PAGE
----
Cryptogenic Cirrhosis: What Are We Missing?
- 575 Downloads
Cryptogenic cirrhosis remains a common clinical condition although recent advances have allowed for a better understanding of underlying conditions and associations. The evolving terminology applied to this condition has resulted in some confusion and persistent variation among pathologists and clinicians. Typical patients are middle aged with only minor liver enzyme abnormalities. Presentations range from incidentally discovered cirrhosis to complications of advanced portal hypertension and hepatocellular cancer. Clinicopathologic analysis of these patients indicates that the leading causes include previously unrecognized nonalcoholic steatohepatitis, silent autoimmune hepatitis, non-B, non-C viral hepatitis, and occult past ethanol exposure. In this article, we review these associations as well as a proposed classification system for cryptogenic cirrhosis and other lesser known genetic and syndromic associations that warrant consideration when evaluating these individuals.
KeywordsCryptogenic cirrhosis NASH (non-alcoholic steatohepatitis) NAFLD (non-alcoholic fatty liver disease) Autoimmune hepatitis Alcohol-related liver disease Viral hepatitis
No potential conflict of interest relevant to this article was reported.
Papers of particular interest, published recently, have been highlighted as: • Of importance
- 3.• Powell EE, Cooksley WG, Hanson R, et al.: The natural history of nonalcoholic steatohepatitis: a follow-up study of forty-two patients for up to 21 years. Hepatology 1990, 11:74–80. This landmark paper from Powell et al. established that NASH can progress to a state of cirrhosis that lacks sufficient histologic change to define it as steatohepatitis (i.e., cryptogenic cirrhosis). Once established, this link led to our subsequent epidemiologic study (next reference) and that of Poonawala et al. , which strengthened the epidemiologic associations. Powell et al. also noted one of the earliest associations of this condition with hepatocellular cancer.CrossRefPubMedGoogle Scholar
- 7.• Maheshwari A, Thuluvath PJ: Cryptogenic cirrhosis and NAFLD: are they related? Am J Gastroenterol 2006, 101:664–668. This compilation clearly demonstrated consistency between different studies confirming the relationship among obesity, diabetes, and cryptogenic cirrhosis now thought to often represent late-stage NASH.CrossRefPubMedGoogle Scholar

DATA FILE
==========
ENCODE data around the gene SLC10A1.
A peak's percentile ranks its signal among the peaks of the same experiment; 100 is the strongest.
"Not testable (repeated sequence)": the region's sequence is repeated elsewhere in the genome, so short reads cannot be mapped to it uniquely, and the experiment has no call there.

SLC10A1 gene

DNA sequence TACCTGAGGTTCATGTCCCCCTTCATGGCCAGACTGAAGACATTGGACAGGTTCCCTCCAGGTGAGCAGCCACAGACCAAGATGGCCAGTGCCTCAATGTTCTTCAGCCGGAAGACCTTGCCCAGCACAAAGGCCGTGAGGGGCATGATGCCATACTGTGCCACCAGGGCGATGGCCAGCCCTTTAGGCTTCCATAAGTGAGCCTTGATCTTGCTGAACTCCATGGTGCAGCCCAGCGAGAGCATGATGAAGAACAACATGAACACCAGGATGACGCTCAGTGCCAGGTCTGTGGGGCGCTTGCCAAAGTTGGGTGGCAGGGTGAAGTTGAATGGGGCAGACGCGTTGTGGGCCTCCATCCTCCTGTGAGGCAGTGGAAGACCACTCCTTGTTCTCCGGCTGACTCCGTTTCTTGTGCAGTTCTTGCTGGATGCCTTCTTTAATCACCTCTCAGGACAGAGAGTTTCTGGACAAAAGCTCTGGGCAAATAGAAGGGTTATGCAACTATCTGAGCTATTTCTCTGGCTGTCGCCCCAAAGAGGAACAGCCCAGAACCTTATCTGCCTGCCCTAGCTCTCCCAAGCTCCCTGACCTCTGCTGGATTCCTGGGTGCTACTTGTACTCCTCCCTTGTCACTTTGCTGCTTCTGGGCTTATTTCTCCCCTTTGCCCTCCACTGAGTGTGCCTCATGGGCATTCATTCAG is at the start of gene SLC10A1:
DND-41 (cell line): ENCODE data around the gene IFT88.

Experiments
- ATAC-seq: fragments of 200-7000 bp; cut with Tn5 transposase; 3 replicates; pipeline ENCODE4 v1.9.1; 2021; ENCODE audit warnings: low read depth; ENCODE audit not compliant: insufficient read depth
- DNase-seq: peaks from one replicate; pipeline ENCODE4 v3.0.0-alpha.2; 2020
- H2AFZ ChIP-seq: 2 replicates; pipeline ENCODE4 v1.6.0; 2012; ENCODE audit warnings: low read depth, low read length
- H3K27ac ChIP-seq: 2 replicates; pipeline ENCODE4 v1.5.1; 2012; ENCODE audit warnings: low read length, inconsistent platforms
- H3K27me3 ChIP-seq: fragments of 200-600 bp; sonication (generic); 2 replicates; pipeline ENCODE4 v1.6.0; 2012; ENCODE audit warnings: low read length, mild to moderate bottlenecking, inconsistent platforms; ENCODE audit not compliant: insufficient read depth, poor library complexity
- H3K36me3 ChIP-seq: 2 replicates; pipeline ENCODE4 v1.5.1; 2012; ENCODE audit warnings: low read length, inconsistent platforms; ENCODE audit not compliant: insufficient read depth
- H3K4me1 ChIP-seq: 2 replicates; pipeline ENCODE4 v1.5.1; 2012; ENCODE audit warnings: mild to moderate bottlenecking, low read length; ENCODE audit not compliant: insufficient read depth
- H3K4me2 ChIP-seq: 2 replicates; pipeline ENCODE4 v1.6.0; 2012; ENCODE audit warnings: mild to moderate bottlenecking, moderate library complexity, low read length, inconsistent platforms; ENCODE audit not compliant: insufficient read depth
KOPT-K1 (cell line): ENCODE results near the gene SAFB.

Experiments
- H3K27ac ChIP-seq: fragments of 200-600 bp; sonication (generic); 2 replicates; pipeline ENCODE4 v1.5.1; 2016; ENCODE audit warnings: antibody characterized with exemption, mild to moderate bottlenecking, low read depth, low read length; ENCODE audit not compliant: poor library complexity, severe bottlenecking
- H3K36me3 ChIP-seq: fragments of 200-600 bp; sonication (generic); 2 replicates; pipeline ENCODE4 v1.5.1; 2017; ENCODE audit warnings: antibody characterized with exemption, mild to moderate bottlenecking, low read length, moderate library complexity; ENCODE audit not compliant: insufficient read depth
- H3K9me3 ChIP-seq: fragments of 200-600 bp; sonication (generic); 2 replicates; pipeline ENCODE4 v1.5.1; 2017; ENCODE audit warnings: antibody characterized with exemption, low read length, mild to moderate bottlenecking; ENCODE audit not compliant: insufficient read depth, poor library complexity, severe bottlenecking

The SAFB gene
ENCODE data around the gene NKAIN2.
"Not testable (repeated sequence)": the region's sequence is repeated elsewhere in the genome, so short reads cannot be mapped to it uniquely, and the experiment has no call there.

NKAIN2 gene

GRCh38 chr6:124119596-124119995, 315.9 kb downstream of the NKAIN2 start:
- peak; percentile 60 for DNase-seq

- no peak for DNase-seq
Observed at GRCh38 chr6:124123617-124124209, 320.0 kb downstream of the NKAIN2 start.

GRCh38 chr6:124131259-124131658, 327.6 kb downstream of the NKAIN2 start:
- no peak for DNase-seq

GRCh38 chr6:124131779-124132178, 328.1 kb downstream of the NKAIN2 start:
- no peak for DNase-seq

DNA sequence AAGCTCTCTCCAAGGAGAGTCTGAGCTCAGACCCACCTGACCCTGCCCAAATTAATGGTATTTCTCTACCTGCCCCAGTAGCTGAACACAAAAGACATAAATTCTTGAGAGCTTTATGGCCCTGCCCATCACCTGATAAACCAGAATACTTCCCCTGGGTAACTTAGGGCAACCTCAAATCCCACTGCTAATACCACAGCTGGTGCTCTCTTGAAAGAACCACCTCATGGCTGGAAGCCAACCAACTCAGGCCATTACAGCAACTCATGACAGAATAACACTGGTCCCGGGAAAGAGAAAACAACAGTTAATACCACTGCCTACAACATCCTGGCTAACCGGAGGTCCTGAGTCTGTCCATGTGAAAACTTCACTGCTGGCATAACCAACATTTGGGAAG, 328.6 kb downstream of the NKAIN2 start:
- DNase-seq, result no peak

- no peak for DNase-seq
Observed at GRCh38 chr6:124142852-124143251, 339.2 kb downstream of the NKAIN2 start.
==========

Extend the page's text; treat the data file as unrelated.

- 18.Caldwell SH, Al-Osaimi AMS, Argo CK: Nonalcoholic fatty liver disease. In Schiff’s Diseases of the Liver, edn 10. Edited by Schiff ER, Sorrell MF, Maddrey WC. Philadelphia: Lippincott Williams and Wilkins; 2007:1122.Google Scholar
- 29.• Ayata G, Gordon FD, Lewis WD, et al.: Cryptogenic cirrhosis: clinicopathologic findings at and after liver transplantation. Human Pathol 2002, 33:1098–1104. Along with Berg et al.  and the work of Duclos-Vallee et al., these authors proposed a working classification of cryptogenic cirrhosis based on clinicopathologic correlates and including cases attributable to NASH, silent autoimmune, unrecognized biliary disease, occult viral hepatitis, and occult ethanol exposure. This classification is continuing to evolve; a modified and extended form is included as Table 3 in the present paper.CrossRefGoogle Scholar
- 31.• Caldwell S, Lee V, Kleiner D, et al.: NASH and cryptogenic cirrhosis: a histological analysis. Ann Hepatol 2009, 8:346–352. This article, we believe, is the first of several focused studies to be published reporting on histologic footprints of NASH among series of patients with late-stage cryptogenic cirrhosis and prior histologically proven NASH. These studies have been consistent in showing histologic markers for prior steatohepatitis, including such findings as residual ballooning, glycogenated nuclei, and megamitochondria.PubMedGoogle Scholar
- 32.Clark ME, Ghotb A, Merriman RB: Longitudinal histologic evidence of loss of steatosis with progression of NAFLD to cirrhosis and liver transplantation. Gastroenterology (abstract) 2009, 136(suppl):T1017.Google Scholar
- 33.Yatsuji S, Hashimoto E, Noto H, et al.: Clinicopathological features in nonalcoholic steatohepatitis autopsy cases. Gastroenterology 2008, 134(Suppl 1):A783.Google Scholar
- 44.Duclos-Vallee JC, Yilmaz F, Johanet C, et al.: Could post-liver transplantation course be helpful for the diagnosis of so called cryptogenic cirrhosis? Clinical Transplant 2005, 19:591–599.Google Scholar
- 62.Nosadini R, Avogaro A, Mollo F, et al.: Carbohydrate and lipid metabolism in cirrhosis. Evidence that hepatic uptake of gluconeogenic precursors and of free fatty acids depends on effective hepatic flow. J Clin Endocr Metab 1984, 58:1125–1132.Google Scholar
- 63.Matsui O, Kadoya M, Takahashi S, et al.: Focal sparing of segment IV in fatty livers shown by sonography and CT: correlation with aberrant gastric venous drainage. Am J Roentgenol 1995, 164:1137–1140.Google Scholar